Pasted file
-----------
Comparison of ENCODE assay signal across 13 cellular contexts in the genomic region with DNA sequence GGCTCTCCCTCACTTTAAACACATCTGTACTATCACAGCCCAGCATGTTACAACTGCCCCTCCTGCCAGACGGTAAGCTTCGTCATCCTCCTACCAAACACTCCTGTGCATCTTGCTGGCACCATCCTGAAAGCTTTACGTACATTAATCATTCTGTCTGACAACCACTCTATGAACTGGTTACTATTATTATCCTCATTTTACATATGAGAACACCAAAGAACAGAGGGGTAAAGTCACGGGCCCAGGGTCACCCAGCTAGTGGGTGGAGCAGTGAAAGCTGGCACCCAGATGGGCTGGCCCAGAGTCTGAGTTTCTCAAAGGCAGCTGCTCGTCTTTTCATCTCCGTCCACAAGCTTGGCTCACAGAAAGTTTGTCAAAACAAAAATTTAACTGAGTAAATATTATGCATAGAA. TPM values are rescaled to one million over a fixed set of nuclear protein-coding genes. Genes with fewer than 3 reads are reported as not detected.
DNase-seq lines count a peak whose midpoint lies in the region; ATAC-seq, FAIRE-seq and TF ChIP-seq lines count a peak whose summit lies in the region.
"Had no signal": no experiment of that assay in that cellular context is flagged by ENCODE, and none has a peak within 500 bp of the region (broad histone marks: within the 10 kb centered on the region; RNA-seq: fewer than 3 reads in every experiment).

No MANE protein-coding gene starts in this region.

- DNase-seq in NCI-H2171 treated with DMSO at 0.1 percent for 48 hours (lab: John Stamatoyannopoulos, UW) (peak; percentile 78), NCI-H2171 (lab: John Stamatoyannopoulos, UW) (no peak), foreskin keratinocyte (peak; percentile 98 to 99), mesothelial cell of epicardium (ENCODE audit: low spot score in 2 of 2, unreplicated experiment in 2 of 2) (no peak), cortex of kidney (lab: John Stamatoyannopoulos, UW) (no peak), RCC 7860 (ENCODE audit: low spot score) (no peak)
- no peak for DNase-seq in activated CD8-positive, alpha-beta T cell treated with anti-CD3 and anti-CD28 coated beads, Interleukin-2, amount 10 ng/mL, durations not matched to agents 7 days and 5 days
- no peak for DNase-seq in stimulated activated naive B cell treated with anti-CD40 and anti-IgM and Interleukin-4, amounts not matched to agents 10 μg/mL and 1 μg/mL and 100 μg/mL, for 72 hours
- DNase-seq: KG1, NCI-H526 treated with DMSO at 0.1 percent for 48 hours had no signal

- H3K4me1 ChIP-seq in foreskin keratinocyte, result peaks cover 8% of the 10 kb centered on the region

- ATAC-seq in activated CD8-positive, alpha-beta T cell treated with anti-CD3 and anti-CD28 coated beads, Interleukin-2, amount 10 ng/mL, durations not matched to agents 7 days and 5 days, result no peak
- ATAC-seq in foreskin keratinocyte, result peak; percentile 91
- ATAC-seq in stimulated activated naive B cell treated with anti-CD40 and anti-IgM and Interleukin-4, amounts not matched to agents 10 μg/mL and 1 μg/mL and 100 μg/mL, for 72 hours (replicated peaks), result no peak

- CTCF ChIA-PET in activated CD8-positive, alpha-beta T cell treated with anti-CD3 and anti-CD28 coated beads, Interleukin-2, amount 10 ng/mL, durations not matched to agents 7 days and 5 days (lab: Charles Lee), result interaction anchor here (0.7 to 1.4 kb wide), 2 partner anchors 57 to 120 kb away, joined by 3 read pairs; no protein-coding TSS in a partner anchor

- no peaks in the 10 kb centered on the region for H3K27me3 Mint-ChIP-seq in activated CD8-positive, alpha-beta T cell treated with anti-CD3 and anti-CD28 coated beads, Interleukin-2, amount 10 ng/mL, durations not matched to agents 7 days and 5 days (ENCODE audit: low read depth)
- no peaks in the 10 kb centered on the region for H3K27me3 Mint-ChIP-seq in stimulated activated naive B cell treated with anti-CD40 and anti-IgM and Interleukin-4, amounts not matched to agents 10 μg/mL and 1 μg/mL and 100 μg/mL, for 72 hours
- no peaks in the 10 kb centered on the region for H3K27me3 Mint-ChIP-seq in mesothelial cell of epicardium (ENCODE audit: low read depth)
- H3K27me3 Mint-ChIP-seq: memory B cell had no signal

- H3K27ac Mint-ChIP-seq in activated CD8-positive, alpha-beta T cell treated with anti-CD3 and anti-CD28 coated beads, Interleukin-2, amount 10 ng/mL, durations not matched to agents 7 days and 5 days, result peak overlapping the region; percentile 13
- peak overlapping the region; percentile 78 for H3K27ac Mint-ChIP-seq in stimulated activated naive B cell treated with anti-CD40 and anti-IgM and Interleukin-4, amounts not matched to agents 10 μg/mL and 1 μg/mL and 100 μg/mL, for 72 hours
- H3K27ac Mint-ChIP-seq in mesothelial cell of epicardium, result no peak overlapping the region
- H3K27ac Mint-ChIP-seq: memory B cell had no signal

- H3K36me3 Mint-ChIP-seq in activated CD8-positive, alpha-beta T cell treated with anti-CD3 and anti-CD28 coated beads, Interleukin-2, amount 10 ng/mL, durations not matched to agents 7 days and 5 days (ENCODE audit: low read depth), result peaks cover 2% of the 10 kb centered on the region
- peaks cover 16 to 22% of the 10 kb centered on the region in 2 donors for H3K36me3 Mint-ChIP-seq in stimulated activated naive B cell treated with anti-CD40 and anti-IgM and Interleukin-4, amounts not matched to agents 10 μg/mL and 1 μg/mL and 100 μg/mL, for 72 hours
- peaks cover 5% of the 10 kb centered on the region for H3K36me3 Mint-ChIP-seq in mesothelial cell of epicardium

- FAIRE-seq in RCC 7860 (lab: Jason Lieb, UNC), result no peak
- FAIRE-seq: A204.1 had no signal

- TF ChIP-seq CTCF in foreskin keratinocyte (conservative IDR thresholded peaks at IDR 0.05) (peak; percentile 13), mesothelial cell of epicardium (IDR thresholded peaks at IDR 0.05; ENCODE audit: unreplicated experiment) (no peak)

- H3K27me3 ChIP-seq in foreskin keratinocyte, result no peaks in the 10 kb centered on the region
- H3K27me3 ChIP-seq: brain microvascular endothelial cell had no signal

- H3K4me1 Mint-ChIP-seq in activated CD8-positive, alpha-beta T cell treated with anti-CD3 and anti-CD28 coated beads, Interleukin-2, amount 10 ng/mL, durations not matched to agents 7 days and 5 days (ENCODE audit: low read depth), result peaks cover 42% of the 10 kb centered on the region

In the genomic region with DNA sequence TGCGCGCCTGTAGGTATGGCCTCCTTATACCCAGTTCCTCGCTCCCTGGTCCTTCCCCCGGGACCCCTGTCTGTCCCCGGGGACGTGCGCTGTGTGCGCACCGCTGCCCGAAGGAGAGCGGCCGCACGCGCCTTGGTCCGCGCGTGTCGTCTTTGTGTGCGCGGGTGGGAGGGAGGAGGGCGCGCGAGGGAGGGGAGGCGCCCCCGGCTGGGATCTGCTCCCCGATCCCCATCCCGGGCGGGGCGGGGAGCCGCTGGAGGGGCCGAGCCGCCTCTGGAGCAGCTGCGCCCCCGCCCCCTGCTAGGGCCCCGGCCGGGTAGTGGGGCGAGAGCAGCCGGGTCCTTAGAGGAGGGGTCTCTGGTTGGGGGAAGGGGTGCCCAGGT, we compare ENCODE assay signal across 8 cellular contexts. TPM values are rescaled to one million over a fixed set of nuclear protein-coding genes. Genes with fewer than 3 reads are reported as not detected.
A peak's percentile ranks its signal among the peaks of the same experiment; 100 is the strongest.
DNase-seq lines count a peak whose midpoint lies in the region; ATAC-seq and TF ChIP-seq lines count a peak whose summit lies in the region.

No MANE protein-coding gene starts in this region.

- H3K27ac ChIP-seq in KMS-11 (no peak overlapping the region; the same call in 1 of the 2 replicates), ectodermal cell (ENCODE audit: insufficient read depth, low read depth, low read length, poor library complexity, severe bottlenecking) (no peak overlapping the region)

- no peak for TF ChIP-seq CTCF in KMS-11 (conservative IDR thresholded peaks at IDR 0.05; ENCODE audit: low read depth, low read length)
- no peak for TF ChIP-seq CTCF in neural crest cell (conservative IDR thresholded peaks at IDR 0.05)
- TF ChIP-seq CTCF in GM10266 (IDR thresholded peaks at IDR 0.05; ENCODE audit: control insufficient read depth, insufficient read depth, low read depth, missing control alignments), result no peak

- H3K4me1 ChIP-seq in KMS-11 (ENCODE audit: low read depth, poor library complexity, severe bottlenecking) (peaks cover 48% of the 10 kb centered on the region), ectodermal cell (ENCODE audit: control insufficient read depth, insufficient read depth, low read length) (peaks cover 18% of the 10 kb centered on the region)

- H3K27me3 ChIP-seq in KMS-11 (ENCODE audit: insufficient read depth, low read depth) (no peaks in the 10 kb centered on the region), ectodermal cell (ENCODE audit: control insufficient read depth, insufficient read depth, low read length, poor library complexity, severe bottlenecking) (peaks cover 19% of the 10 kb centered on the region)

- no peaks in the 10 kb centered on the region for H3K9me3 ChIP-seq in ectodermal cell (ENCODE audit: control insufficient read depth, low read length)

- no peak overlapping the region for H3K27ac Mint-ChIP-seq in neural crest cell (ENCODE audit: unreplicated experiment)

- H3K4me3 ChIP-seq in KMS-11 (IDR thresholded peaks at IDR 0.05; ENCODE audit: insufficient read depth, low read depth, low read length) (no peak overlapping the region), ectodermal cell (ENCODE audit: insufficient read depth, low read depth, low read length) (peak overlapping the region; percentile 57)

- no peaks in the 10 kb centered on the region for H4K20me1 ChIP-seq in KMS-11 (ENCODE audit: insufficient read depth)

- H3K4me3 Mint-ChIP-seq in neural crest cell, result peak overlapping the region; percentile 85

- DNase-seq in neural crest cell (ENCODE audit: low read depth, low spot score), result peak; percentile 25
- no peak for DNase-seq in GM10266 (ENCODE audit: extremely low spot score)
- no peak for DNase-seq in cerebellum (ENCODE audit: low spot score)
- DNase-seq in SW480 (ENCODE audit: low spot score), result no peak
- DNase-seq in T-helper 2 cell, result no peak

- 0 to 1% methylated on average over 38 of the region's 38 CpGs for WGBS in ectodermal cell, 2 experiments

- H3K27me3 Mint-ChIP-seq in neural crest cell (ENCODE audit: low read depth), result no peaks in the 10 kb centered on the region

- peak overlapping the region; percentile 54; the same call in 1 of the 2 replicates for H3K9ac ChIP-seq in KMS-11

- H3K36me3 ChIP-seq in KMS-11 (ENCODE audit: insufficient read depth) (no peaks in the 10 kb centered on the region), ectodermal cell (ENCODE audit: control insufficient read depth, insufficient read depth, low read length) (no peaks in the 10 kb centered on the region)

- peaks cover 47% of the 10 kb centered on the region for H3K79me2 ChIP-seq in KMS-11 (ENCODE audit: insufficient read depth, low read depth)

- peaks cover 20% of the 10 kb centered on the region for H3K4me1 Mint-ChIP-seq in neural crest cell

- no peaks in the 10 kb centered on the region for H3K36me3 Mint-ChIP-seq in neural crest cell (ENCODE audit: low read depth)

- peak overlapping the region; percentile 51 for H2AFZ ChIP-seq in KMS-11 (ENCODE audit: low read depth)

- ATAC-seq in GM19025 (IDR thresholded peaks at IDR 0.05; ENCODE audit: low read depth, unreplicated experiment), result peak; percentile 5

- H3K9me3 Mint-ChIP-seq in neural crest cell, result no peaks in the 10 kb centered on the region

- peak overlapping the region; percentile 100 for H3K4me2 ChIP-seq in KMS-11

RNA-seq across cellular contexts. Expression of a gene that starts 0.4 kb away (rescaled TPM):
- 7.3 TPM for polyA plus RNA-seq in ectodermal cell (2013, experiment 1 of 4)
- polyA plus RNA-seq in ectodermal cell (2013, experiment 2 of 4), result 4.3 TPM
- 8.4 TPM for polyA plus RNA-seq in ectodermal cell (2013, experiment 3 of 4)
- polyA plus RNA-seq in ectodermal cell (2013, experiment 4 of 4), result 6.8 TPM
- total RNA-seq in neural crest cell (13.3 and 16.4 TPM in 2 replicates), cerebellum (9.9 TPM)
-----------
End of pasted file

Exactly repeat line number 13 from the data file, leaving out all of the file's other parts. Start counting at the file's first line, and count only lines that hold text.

- CTCF ChIA-PET in activated CD8-positive, alpha-beta T cell treated with anti-CD3 and anti-CD28 coated beads, Interleukin-2, amount 10 ng/mL, durations not matched to agents 7 days and 5 days (lab: Charles Lee), result interaction anchor here (0.7 to 1.4 kb wide), 2 partner anchors 57 to 120 kb away, joined by 3 read pairs; no protein-coding TSS in a partner anchor